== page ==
Essentially MAGNIMS suggests applying a “reverse McDonald”: Whilst the actual McDonald criteria require at least one clinical attack and MRI evidence of dissemination in time and space, for people with RIS they recommend making a diagnosis based on their MRI presentation only once clinical symptoms/signs occur.
      Obviously, there is a difference between RIS and CIS: It is unpredictable when pwCIS develop symptoms (and which) that make them seek help; as a result we are left with the damage done by that time. Conversely, picking out pwRIS provides an opportunity to develop and apply more sensitive tools, be they biomarkers or clinical tests, to identify the clinical relevance of the damage done, ideally avoiding any delays making a diagnosis. On a number of occasions I have seen pwMS with an EDSS of 0, yet review of their occupational or school/study performance and detailed psychometry showed evidence of what you call the “brain shredder” at work. These people surely have MS, and almost invariably develop more classical symptoms/signs as the disease evolves, but unless they attend a neurologist or centre that reviews many pwMS, delays in effective treatment are likely.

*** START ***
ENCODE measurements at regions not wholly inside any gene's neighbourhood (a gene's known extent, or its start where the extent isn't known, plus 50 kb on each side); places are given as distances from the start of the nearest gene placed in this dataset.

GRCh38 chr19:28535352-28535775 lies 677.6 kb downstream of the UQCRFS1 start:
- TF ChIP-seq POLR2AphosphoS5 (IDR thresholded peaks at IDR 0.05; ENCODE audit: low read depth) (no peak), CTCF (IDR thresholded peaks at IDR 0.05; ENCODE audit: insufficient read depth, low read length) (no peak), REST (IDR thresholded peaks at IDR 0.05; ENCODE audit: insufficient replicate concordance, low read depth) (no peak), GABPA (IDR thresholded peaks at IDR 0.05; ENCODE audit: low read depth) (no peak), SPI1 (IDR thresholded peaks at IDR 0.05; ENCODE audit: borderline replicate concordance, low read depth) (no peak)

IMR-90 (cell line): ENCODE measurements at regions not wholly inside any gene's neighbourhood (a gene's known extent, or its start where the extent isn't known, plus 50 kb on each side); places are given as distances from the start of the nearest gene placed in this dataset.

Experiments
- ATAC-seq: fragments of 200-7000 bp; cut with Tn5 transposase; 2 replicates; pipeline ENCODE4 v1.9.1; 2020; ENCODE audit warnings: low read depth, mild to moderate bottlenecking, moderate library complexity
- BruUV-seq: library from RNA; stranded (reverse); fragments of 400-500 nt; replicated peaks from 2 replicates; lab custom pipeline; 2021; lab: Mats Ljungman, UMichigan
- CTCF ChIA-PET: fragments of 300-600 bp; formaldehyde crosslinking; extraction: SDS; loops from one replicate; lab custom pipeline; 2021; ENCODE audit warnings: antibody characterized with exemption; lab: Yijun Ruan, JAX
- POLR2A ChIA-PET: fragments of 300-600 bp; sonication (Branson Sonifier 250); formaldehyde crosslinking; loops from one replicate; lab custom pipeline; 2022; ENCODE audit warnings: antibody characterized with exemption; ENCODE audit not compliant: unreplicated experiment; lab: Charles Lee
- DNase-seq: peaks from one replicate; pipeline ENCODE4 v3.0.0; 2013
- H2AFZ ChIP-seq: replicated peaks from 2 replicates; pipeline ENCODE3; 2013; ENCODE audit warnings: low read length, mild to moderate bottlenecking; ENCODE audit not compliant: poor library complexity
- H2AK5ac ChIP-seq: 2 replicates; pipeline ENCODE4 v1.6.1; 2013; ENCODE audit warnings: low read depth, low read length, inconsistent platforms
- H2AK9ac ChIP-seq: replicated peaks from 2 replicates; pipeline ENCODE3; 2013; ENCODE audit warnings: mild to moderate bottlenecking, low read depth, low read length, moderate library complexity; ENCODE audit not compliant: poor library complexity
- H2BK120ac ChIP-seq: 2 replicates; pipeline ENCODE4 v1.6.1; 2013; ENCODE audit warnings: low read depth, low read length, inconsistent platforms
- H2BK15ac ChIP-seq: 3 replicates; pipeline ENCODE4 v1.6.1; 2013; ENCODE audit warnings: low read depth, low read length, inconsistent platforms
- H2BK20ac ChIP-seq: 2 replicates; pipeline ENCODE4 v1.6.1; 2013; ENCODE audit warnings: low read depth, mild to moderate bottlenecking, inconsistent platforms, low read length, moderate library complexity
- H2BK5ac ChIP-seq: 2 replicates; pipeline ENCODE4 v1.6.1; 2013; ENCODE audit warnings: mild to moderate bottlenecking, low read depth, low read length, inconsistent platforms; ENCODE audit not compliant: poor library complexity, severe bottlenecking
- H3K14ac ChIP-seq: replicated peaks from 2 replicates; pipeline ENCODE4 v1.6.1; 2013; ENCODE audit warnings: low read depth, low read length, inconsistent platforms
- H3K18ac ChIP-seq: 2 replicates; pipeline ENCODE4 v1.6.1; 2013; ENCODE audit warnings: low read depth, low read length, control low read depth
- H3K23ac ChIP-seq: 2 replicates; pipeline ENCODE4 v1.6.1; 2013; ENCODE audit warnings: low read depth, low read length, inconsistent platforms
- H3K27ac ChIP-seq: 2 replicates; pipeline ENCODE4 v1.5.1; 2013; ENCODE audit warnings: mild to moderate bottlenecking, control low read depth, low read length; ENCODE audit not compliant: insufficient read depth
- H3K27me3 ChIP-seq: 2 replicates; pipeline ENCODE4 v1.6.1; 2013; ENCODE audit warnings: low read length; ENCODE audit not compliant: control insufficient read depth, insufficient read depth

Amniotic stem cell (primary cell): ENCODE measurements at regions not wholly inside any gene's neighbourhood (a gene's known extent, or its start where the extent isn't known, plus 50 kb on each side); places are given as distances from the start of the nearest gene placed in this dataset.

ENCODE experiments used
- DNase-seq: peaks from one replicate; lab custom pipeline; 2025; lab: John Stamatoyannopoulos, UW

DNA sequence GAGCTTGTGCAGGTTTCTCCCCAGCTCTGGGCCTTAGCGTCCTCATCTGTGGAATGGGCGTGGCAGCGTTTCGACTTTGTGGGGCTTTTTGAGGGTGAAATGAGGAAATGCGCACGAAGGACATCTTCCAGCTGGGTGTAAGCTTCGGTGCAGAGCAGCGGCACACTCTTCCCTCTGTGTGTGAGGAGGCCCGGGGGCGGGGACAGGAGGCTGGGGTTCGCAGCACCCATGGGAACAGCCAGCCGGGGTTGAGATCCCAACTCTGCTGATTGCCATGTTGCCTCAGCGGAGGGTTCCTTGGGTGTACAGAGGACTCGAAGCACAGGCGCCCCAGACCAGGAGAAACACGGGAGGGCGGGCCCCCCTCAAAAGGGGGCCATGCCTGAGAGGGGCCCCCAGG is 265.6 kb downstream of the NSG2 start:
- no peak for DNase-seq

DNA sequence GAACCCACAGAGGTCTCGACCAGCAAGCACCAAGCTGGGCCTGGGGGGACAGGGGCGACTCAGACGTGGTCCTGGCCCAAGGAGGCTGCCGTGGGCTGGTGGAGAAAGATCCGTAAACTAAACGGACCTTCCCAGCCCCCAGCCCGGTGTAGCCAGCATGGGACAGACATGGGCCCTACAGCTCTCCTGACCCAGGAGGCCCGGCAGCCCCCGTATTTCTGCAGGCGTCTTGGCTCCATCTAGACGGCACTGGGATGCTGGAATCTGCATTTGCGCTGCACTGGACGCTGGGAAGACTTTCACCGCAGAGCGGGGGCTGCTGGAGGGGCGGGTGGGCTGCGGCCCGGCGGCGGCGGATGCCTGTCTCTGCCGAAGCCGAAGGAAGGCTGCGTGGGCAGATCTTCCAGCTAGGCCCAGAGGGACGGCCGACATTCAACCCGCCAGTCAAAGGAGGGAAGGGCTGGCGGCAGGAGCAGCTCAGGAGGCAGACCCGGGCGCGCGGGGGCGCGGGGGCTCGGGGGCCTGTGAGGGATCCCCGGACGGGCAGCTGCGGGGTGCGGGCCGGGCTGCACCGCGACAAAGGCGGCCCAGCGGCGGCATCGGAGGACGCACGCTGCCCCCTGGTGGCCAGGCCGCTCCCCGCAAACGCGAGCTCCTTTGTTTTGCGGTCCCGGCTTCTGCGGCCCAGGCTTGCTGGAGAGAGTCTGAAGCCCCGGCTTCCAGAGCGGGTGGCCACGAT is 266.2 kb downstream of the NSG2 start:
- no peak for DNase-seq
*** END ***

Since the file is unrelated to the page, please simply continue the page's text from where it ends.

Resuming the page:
• Is too much emphasis placed on MRI findings for a diagnosis? Especially when you consider some centres are still using sub-optimal scanning protocols, without contrast, etc.

    • Well, it's MAGNIMS, so they deal mainly with the MRI aspects of MS. Availability of MRI capacity certainly cannot be assumed in many places.

  • I think there is too much emphasis on MRI findings alone as well. I had one CIS, confirmed on the MRI and a second attack without findings on the MRI. But that doesn't mean there is no damage. Even with the 7T MRIs half of the real pathological damage is missed. So what happends with the attacks without clear MRI findings?

    • Clinical experience and judgement continue to play a role. This paper focusses on MRI, but the diagnosis of MS can, of course, be made in many situations on the basis of clinical symptoms/signs alone, and/or supported by MRI. Diagnosing MS can be anything between straightforward and quite complex.

  • Curious as to why none enhancing black holes cannot be used? What role do black holes play in diagnosis of MS? Can SPMS be diagnosed at the initial presentation?

    • Evidence suggests non-enhancing black holes don't add any useful information over and above T2-hyperintense and Gd-enhancing lesions in the *diagnostic* situation. Non-enhancing black holes are commonly seen with established MS. Not sure I understood correctly, but if you are asking whether SPMS can be detected at onset of MS, the answer is no. If asking for the diagnosis of "SP" in somebody with MS, this is usually diagnosed retrospectively as the transition from relapsing to SPMS is sometimes difficult to clarify.

By ProfK